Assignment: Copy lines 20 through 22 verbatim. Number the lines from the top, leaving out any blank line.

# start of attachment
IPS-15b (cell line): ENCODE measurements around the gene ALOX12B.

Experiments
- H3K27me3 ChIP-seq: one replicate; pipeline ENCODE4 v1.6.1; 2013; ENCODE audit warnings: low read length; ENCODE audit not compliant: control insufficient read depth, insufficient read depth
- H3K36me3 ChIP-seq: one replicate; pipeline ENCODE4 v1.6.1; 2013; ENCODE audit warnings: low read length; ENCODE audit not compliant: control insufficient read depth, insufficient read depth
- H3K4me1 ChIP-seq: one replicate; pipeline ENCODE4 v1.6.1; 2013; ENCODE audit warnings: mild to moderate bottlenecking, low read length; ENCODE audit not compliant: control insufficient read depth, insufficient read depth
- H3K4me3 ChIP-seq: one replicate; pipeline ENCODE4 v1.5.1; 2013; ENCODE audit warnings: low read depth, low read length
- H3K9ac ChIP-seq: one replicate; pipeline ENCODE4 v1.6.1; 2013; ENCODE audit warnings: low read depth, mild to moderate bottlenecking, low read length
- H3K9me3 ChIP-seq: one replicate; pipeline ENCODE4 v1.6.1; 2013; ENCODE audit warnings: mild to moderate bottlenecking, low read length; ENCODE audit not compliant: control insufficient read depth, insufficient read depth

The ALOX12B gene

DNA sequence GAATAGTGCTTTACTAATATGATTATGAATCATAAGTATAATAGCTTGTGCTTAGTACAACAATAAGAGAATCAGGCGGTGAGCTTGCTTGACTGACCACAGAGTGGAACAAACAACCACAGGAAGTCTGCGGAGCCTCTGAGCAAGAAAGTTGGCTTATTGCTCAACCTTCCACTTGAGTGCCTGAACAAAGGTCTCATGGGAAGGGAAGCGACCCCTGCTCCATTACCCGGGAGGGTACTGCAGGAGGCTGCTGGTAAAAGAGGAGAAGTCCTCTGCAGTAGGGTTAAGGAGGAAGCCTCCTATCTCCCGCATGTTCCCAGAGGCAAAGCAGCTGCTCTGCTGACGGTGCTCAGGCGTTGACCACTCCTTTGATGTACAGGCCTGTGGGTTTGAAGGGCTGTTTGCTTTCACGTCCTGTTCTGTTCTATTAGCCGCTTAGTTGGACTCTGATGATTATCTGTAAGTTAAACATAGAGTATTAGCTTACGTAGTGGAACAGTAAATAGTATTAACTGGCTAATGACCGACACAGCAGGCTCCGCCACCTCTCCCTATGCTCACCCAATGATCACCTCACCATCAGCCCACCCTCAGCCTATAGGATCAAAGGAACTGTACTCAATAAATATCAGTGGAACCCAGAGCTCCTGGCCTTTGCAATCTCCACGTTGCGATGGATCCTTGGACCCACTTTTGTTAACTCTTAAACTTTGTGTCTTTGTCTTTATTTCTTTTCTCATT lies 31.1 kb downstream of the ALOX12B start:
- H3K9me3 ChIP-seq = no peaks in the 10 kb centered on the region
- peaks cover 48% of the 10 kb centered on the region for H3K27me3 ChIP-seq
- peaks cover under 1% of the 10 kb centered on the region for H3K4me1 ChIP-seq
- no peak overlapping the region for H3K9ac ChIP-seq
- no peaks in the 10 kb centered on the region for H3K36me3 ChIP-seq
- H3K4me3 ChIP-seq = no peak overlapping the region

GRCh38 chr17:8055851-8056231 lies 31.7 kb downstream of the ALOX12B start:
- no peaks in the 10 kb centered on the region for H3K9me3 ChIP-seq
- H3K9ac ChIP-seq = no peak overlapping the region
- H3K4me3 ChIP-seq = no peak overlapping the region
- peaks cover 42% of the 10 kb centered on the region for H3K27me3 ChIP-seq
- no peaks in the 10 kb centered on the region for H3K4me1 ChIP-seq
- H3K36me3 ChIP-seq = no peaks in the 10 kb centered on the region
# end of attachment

- H3K4me3 ChIP-seq = no peak overlapping the region
- peaks cover 42% of the 10 kb centered on the region for H3K27me3 ChIP-seq
- no peaks in the 10 kb centered on the region for H3K4me1 ChIP-seq